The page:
France records more than 1,000 coronavirus cases, death toll rises to 19

File photo shows sign reading "Protected area dedicated to coronavirus" at a hospital in Nice, France.
File photo shows sign reading "Protected area dedicated to coronavirus" at a hospital in Nice, France. © Eric Gaillard, Reuters

French health authorities reported three new coronavirus deaths on Sunday, taking the country's death toll from the outbreak to 19, as the number of reported infections also rose to 1,126 cases.


The spike in COVID-19 cases came as French President Emmanuel Macron was holding an emergency meeting Sunday to discuss the response to the outbreak.

France is currently at a coronavirus alert level 2 although officials have said it would inevitably rise to Stage 3.

On Saturday, the National Assembly announced a third coronavirus case in France’s lower house of parliament.

The National Assembly did not name the legislator who recently caught the disease, but said the third case was a female parliamentarian.

A legislator from the eastern Alsace region was hospitalised in intensive care on Thursday after contracting the disease and a snack bar worker in the National Assembly building had also caught the virus. 

The jump in infections in France mirrored the global trend with the more than 100,000 cases worldwide, according to the World Health Organization (WHO).

In France, the virus has circulated with greater intensity in some areas, notably the northern Oise and the northeastern Haut-Rhin departments, where schools, nurseries and kindergartens will be shut for two weeks starting Monday.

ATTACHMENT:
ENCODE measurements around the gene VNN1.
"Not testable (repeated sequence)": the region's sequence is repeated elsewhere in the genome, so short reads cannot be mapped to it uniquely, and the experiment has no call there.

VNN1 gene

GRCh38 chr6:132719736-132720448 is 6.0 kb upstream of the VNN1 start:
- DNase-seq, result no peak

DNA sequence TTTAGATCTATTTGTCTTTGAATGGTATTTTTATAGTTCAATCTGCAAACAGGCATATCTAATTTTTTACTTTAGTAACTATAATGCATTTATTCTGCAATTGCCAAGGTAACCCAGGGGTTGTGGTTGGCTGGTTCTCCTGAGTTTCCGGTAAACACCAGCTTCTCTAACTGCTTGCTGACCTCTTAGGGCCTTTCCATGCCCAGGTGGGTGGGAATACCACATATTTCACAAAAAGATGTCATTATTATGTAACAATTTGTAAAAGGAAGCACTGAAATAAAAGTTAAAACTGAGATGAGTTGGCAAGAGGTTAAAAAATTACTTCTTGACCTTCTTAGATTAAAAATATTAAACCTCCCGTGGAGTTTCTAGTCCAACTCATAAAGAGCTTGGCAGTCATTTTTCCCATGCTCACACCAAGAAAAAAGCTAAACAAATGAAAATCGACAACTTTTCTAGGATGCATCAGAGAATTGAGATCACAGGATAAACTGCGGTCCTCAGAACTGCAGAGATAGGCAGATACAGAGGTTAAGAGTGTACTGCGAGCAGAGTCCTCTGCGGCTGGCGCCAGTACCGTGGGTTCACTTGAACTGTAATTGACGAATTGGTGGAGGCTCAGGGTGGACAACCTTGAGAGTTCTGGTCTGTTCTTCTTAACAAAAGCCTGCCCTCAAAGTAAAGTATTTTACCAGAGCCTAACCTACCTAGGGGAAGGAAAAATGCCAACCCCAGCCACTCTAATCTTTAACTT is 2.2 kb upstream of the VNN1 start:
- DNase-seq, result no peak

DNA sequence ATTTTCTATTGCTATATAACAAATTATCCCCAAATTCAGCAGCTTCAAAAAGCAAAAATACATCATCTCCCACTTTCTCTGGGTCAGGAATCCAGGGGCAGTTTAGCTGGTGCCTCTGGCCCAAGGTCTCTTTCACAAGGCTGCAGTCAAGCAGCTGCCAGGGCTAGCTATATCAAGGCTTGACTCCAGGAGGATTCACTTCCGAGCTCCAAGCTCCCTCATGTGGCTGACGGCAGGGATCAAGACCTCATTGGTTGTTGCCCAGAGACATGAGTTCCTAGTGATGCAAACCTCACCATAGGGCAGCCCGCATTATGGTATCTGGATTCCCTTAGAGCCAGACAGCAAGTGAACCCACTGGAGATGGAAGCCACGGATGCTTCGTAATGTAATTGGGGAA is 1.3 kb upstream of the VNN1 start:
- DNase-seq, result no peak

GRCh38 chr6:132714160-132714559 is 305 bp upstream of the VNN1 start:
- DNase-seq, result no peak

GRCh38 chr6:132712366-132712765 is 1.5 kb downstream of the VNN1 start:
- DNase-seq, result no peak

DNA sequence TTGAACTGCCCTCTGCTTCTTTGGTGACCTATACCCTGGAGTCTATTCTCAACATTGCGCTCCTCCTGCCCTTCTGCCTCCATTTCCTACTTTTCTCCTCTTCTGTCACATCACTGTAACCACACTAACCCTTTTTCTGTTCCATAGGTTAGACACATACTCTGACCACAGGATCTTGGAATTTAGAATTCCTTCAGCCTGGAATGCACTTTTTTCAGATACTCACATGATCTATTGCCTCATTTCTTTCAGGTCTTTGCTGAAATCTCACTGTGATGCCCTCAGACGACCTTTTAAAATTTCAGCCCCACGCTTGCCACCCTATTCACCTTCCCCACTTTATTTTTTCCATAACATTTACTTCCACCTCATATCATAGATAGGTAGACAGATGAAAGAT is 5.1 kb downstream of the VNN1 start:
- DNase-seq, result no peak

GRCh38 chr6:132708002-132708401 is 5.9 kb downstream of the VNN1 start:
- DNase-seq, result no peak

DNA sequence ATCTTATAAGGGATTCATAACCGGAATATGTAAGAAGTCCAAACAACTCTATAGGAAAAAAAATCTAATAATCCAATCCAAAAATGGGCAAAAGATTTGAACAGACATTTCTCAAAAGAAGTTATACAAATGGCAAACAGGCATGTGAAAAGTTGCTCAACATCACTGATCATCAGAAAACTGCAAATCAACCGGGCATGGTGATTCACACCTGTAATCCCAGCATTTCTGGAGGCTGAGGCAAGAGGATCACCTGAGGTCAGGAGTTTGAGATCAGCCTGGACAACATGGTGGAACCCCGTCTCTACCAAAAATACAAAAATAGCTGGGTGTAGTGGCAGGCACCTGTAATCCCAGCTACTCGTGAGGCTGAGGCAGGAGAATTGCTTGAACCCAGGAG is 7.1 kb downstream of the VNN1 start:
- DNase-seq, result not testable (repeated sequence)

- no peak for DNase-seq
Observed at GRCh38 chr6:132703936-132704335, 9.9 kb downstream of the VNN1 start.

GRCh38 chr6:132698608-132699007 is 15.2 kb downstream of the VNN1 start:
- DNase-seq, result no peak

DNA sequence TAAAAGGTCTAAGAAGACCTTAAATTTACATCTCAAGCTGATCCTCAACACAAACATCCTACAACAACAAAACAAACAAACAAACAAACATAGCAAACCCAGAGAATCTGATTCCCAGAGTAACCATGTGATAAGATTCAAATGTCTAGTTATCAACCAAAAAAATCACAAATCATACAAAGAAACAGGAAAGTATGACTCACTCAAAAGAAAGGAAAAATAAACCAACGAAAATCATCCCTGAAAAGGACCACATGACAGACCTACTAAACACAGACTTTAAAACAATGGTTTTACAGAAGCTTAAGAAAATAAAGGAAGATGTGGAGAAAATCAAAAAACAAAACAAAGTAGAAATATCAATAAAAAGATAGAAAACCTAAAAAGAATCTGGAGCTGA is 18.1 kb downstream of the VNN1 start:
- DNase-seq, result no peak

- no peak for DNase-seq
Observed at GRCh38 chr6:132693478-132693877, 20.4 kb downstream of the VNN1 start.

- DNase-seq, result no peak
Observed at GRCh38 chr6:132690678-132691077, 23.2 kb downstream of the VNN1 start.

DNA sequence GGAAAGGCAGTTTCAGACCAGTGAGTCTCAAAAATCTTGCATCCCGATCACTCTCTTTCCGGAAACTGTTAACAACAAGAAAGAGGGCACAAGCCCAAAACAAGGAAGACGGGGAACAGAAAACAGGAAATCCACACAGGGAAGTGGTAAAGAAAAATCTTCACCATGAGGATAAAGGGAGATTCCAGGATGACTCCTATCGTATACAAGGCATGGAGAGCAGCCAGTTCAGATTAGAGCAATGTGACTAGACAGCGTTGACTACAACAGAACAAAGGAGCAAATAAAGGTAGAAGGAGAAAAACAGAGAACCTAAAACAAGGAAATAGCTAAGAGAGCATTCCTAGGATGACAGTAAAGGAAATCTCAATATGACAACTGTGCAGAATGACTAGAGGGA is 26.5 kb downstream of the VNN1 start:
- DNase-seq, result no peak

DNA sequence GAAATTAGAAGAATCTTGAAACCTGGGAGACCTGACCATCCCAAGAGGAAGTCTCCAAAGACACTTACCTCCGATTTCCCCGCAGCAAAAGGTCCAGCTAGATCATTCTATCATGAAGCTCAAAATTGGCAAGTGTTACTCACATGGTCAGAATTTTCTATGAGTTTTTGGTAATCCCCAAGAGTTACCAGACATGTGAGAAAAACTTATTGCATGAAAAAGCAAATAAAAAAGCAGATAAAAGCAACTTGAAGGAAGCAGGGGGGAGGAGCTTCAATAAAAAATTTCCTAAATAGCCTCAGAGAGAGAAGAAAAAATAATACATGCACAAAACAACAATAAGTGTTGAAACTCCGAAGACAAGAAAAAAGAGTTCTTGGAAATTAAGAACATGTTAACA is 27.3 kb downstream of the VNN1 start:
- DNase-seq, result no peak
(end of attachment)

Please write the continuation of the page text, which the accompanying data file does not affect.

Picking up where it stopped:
Macron urges limits to visiting elderly

On Friday, Macron urged the French to limit visits to elderly people, who are most vulnerable to a coronavirus infection.

Macron admitted this could prove "heartbreaking" at times but said the measure was simply one of common sense.

He emphasised that young people should not be visiting the old because "as we know, they (the young) transmit the virus a lot".

Those who died in France so far have been old with pre-existing conditions.

The French president shook up his agenda last week to include a visit to an old age home, where he stressed his government’s commitment to helping those most vulnerable to the disease.

"Our absolute priority is to protect the people who are the most fragile in the face of this virus," Macron said. "The nation is behind our old people.”

EU parliament session moves from Strasbourg to Brussels

In a sign of the growing concern over the French figures, the EU parliament announced that the venue for next week's session would be switched from Strasbourg in eastern France to the parliament’s second chamber in the Belgian capital, Brussels, which has been closed to the public.

"The situation related to the spread of the infectious disease caused by the novel coronavirus COVID-19 has evolved over the last few days and hours. In particular, new infection clusters have been confirmed and case numbers are rising," Parliament President David Sassoli said in a statement.

"The necessary security conditions are not in place for the usual transfer of the European Parliament to Strasbourg for the plenary session next week," he added.

(FRANCE 24 with AFP and REUTERS)


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